Publishing Q&A #1: On Queries, Trends, and Freelance Editors

By Cecilia Lewis

Image via Flickr

Image via Flickr

Welcome to the first installment of the Publishing Q&A series! As I explained in the announcement post, this is a monthly opportunity for authors to ask their writing and publishing questions and have them answered, in-depth, by industry professionals. This installment addresses querying tips, genre trends, and whether to hire a freelance editor. Here are the answers:

I’ve sent about 30 queries but haven’t had any requests. Any advice?


First, if you’re querying a manuscript, I assume you have critique partners who have read both your first pages and your query? If not, this should be your first step.

Second, have someone read your query who hasn’t read your manuscript. Someone who is completely unfamiliar with it will be able to pinpoint things in the query that are confusing.

Consider whether the problem is the premise, the query, the first pages, or other submission materials, and try to determine what the problem might be. Is your premise one that’s been done frequently in your genre? Have you carefully proofread your first pages? Is your opening compelling?

If you don’t know the answers to these questions and your critique partners can’t pinpoint the problem, you might want to consider hiring a freelance editor to take a look at your submission materials. An experienced editor who regularly evaluates queries should be able to help. (If you’re interested in hiring a freelancer, I offer query critiques, synopsis critiques, first page evaluations, a pitch package, and a full submission package evaluation for all of your submission materials.)

For more in-depth advice on queries, synopses, and first pages, take a look at these posts: 10 Tips for Writing a Query Letter, Query Letter Red Flags, 7 Tips on Writing Engaging First Pages, 8 Tips for Writing a Synopsis, and What to Avoid in Your First Chapter.

What are the big trends in publishing right now? Which genres aren’t selling well?


It really depends on which category we’re looking about. Adult fiction is much more divided by genre and isn’t as dependent on trends as other categories. New Adult books, as a whole, can be difficult to sell to traditional publishers, but there are some houses, including mine, that have NA imprints actively seeking submissions.

As for young adult and middle grade . . . it’s difficult to say. Dystopian and paranormal aren’t as “dead” as they used to be, but I wouldn’t say they’re trendy again. As far as trends go, I’ve noticed that YA fantasy with strong dystopian elements (or dystopias with fantasy elements) are doing well right now. We’re also seeing the emergence of some genres that weren’t popular in YA before. Westerns, for example, are pretty rare in YA, but there have been several popular ones this year—Vengeance Road by Erin Bowman, Walk on Earth a Stranger by Rae Carson, Under a Painted Sky by Stacey Lee—and I recently found another fantastic one in my submission pile. Basically, YA is all about something that’s fresh and original, whether it be a blend of genres or a genre we don’t see often.

Of course, this is all just my experience, and whether or not a genre is “dead” is sometimes a matter of opinion. I wouldn’t worry too much about what is or isn’t popular; after all, by the time you finish the book and get it published, the trends will all have changed. And if you having difficulty selling something because of its genre, set it aside for awhile and work on something else in the meantime. Trends come back around, and you might have more success with it in the future.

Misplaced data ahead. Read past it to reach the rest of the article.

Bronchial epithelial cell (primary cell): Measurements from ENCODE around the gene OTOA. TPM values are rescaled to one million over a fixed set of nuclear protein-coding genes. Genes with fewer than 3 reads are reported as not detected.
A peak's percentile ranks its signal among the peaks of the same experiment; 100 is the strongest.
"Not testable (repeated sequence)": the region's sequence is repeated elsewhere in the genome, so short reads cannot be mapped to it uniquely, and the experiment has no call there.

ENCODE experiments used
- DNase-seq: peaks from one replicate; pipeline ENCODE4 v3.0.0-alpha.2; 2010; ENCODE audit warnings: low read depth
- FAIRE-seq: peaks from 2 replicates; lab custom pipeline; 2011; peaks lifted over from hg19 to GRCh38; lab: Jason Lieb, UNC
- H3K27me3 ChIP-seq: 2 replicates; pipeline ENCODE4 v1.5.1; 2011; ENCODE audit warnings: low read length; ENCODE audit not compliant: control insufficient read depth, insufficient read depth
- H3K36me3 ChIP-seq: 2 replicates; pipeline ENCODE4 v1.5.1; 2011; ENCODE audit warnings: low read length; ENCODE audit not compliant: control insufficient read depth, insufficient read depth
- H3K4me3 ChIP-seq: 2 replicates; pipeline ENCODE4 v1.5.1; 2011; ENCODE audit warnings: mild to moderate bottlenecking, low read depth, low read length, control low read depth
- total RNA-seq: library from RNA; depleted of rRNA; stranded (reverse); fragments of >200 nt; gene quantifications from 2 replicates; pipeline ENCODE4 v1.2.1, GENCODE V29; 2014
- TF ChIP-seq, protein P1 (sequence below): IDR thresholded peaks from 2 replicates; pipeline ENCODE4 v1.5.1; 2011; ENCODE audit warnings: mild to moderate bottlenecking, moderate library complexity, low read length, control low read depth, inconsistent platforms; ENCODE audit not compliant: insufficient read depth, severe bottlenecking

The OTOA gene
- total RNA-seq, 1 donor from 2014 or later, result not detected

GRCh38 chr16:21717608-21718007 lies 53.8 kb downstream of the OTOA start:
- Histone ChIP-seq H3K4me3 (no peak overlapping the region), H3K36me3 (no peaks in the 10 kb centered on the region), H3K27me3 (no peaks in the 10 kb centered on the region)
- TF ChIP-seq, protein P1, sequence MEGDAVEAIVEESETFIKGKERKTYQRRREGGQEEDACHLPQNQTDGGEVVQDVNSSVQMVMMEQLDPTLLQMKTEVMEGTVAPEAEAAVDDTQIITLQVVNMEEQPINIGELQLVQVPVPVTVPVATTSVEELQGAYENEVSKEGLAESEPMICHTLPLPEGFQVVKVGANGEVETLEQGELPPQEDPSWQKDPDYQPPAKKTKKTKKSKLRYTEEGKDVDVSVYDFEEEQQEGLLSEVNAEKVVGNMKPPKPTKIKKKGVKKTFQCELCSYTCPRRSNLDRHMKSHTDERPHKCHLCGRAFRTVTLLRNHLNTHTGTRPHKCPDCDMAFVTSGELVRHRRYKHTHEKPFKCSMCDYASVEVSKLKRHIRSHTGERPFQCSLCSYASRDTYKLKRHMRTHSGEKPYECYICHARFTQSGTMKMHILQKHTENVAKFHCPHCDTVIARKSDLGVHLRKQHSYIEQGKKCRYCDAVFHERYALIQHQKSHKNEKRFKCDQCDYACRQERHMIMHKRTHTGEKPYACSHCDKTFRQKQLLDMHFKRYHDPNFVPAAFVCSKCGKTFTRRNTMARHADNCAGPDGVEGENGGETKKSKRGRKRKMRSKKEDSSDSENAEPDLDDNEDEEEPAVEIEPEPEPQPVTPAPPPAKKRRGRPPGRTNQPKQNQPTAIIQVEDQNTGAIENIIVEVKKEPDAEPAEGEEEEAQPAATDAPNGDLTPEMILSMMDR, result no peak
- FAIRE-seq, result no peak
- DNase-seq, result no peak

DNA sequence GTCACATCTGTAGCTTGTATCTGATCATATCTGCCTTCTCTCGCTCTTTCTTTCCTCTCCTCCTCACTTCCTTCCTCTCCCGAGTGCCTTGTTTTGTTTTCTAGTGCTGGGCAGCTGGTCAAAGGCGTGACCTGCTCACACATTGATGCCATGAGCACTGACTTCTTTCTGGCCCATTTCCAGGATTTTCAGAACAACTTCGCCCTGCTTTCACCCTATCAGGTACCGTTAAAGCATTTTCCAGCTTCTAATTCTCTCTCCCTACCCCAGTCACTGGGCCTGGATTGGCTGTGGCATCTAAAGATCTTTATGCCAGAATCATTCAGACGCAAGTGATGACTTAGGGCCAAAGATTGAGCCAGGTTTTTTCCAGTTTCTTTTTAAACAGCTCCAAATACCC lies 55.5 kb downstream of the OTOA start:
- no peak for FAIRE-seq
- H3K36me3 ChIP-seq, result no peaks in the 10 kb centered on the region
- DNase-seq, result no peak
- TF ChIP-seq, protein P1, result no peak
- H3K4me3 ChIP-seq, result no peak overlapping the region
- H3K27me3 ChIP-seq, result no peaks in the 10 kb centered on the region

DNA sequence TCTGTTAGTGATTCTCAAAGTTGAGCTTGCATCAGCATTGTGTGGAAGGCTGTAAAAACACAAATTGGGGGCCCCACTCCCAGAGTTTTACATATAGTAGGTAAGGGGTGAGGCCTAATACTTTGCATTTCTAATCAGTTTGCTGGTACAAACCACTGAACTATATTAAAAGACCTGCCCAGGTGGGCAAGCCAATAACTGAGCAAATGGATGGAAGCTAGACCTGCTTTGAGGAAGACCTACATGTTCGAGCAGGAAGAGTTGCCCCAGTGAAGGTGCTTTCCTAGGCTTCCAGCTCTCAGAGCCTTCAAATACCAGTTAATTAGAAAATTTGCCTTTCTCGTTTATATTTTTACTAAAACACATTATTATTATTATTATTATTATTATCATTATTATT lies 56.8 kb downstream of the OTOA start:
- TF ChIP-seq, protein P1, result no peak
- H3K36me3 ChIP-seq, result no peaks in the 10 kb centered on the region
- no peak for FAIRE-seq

If critique partners and beta readers all like the manuscript, but the author still has serious doubts, should they begin the query process or hire an editor?


As a freelance editor, obviously I think that having a professional editor evaluate your manuscript can be incredibly beneficial. However, I will approach this question as an author.

If the “serious doubts” are something that the writer can fix, then by all means do so. If you know that something is an issue in your MS, address it. Make your MS as strong as you possibly can before you query.

However, if you can’t pinpoint any particular problem with the MS and are just questioning whether or not it’s “good enough”? It’s probably time to start querying. It’s understandable to be nervous about it, and not necessarily a sign that something is wrong with your manuscript. I’d recommend sending out a small batch of queries to start out with and gauging those responses. If you don’t get the response you were hoping for, then as I recommended in the first answer of this post, it might be time to consider a freelance editor.

For a more in-depth discussion about this, see When to Hire a Freelance Editor.


That’s all for this installment of Publishing Q&A! The next post will be on November 7th. If you have a question you’d like to have answered in that post, leave it in the comments down below or by using my contact form. You can also ask me on Twitter (@cecilialewis) using #pubqa so I know the question is intended for this series.  I will include your name/username in the post along with the question unless you ask to remain anonymous. Please post your questions no later than midnight EST on Wednesday, November 4th, so that I will have time to compile them.

Next month’s questions will also be answered by me, but we will have guest authors and other publishing professionals in the future! (If you are an industry professional who is interested in hosting future Q&A posts, contact me here.)

Have advice regarding any of these questions? Is there anything I missed? Let me know in the comments!


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